Beginners Guide To Cloth Nappies
An in depth guide in to what cloth nappies are, how you use them and advice on how to wash reusable nappies.
When you think about cloth nappies, it can feel daunting. There are just so many options and decisions to make! How do you know where to start? Well, we're here to help you out.
In this article, we'll walk you through everything you need to know about cloth nappies: what kinds of nappies there are, how they work and how to wash them.
First things first: it's important to understand the basic components that make up a cloth nappy. So let's jump right in!
Cloth nappies can be divided into 5 main categories. The first category is known as all-in-one, or AIO.
These are the kind of nappies that look most like disposable nappies — they have an absorbent inner core and a waterproof outer layer all in one piece. There is no assembly involved; just slip them on your baby and go! The downside of these type of nappies is that they generally take longer to dry because the pieces can't be separated.
Next up is the pocket nappy. These have separate inserts that go in to an opening at the back of the nappy. Once assembled they have all the great benefits of an all-in-one meaning they're easy to use but they're quicker drying because the inserts are separate allowing better airflow. Pockets do require some preparation after washing so you will need to "stuff" them after drying but they still remain the most popular nappy style.
Moving on to all-in-two, or AI2, nappies. Just as it sounds the nappy comes in two parts, a waterproof cover and an absorbent insert that normally snaps in to place before being used. There are more “parts” with this style but it’s a much cheaper and more versatile system overall. The nappy covers can be reused up to 4 times with a fresh insert saving you money and reducing your washing load.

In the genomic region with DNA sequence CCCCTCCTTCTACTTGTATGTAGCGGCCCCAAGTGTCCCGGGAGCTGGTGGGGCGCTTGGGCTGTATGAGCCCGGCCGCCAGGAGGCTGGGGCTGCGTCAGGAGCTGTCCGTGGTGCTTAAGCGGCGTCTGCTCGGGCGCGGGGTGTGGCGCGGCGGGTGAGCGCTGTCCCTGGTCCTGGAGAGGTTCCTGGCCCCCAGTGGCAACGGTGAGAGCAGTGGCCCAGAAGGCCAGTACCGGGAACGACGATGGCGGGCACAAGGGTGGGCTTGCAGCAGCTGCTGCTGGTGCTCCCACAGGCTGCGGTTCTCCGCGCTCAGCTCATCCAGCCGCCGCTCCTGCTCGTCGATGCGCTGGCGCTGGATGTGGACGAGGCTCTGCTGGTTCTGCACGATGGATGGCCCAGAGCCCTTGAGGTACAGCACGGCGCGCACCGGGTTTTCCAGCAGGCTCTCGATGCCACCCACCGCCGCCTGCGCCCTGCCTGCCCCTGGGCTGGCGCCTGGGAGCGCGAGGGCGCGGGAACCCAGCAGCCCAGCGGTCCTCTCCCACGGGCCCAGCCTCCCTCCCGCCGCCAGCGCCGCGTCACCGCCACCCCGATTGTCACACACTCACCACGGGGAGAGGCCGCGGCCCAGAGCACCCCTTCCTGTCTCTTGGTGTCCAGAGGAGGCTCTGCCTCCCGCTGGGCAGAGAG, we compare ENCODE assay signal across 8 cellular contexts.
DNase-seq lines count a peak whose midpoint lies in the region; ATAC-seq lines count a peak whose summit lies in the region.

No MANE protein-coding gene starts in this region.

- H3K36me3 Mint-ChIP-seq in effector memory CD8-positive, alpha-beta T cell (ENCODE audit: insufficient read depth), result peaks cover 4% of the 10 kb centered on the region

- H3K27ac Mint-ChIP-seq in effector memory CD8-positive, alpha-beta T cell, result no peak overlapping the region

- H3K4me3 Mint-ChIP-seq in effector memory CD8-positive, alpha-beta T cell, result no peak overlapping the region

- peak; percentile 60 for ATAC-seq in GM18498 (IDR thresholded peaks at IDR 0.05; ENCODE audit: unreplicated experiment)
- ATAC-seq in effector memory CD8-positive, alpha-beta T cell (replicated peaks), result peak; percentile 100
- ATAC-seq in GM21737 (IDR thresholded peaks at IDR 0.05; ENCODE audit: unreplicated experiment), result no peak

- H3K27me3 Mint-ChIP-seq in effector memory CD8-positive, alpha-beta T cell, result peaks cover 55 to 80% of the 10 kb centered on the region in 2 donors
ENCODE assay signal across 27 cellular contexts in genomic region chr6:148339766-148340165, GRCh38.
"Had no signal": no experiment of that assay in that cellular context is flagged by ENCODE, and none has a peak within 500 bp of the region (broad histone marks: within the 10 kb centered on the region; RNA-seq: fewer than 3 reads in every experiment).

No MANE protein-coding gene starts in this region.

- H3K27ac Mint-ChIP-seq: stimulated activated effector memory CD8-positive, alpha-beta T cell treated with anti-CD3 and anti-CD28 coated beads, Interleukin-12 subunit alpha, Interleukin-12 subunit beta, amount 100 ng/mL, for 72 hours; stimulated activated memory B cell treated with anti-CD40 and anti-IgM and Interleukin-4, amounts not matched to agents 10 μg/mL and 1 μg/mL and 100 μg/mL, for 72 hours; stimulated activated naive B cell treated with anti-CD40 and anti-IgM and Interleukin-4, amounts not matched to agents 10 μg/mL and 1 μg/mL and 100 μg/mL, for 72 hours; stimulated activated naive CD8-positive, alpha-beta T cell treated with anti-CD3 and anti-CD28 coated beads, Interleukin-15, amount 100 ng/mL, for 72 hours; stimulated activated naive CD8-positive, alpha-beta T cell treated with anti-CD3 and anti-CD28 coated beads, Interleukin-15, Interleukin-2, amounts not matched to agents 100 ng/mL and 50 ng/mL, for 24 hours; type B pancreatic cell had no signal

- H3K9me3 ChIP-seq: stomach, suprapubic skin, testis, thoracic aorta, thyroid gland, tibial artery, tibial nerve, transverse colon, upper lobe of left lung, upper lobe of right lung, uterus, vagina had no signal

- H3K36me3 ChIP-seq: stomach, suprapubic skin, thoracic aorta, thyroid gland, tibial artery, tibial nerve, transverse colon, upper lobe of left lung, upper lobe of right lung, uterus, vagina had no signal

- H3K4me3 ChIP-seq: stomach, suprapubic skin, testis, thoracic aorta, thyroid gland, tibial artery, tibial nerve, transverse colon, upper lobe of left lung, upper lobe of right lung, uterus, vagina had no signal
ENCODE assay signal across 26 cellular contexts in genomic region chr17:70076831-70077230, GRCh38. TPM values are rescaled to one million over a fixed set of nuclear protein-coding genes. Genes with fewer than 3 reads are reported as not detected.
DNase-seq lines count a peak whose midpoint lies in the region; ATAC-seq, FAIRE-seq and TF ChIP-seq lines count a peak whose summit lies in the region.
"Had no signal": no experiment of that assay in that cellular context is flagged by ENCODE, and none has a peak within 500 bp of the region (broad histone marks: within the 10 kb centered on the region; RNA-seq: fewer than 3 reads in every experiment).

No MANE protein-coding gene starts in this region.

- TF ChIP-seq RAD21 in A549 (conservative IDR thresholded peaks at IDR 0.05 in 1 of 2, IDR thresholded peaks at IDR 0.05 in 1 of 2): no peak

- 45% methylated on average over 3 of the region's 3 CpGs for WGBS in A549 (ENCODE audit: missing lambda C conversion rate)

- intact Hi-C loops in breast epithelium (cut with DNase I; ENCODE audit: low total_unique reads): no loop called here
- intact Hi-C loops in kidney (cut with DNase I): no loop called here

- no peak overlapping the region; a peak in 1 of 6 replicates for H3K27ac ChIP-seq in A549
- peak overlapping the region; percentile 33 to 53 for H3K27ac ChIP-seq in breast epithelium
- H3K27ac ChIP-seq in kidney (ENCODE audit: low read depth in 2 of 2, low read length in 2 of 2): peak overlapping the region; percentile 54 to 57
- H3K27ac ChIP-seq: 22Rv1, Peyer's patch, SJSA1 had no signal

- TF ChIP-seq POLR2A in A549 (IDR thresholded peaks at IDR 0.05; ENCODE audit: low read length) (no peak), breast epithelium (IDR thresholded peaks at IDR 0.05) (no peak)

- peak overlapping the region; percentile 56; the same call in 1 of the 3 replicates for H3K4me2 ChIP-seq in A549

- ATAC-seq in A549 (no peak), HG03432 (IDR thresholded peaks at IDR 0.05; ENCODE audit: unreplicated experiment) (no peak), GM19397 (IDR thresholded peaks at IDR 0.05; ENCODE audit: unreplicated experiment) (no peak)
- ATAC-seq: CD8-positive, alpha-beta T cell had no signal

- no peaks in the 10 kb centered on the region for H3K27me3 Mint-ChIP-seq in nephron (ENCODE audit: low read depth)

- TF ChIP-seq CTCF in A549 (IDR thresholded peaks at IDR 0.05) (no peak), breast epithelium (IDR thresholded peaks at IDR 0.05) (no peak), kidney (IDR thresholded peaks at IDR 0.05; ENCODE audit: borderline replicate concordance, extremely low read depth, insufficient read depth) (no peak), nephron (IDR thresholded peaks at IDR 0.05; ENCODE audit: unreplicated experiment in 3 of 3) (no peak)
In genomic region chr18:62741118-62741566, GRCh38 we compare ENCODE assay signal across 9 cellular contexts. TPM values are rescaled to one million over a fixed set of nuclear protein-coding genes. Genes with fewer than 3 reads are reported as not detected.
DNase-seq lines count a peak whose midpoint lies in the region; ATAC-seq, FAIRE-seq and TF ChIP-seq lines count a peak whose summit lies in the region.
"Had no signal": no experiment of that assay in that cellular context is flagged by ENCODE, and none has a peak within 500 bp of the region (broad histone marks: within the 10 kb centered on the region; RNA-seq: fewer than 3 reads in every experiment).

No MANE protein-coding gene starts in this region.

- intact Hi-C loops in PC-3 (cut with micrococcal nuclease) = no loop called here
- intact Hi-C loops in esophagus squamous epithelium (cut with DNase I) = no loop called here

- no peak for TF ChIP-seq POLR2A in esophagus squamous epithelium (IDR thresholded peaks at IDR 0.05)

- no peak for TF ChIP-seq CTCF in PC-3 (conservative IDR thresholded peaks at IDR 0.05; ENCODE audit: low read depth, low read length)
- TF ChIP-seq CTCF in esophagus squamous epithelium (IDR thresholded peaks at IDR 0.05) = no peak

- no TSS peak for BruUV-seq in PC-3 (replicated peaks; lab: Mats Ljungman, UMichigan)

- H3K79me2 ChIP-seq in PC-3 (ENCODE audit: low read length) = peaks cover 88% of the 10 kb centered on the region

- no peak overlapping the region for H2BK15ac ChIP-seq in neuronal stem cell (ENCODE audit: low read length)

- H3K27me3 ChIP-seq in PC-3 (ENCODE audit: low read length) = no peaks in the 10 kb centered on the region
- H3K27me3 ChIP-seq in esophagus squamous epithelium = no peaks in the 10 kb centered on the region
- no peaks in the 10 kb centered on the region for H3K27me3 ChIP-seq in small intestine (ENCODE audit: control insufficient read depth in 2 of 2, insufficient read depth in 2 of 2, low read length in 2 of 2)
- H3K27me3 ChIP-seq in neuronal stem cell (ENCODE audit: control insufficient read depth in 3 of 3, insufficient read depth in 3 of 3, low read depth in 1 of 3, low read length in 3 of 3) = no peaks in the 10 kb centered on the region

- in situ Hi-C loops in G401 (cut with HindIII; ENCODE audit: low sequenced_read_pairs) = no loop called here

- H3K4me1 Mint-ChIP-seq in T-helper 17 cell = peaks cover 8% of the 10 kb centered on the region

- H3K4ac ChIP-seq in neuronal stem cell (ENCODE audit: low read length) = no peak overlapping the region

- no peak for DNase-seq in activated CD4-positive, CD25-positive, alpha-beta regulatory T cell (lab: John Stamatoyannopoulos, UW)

The last two styles are “2 part nappies” either a fitted nappy and wrap or traditional flat nappy and wrap.
For fitted nappies the whole thing is absorbent and really packs a punch! Perfect for over night with a suitable wrap. These tend to be more expensive and slower drying options but as they’re mainly used for night time you only need a few to see you through.
Flats have a bit more variety and come in more absorbent options such as, traditional terry squares or thinner options like cotton birdseye flats. These need a wrap and a fleece liner to keep your baby’s bottom dry. Fleece liners are a stay dry fabric the sit between your baby’s bottom and the material of the nappy - they also help to catch poo!
Flats are by far the cheapest way to use cloth nappies and although they can initially be fiddly they are easily learnt. Our YouTube channel is full of useful tutorials on how to fold and use flat nappies.
Now you have an idea of all the different nappy styles you have probably swayed towards one that will suit your needs. If you haven’t then don’t worry! We’ve helped hundreds of families pick out the right cloth nappy for them and we’ll help you too. Fill in our quick cloth nappy advice questionnaire and you’ll get an in-depth personalised plan to suit you.
Once you get your nappies you’re going to want to jump straight in to using them so let’s go over how to take care of them.
First up... What to do with the poo! This seems like the most daunting part but it’s no big deal. If your baby is exclusively milk fed (breast, formula or combi) then there’s no need to do anything but store and wash - the washing machine takes care of it all. If your baby is weaning and eating solids then you’ll need to do some prep work.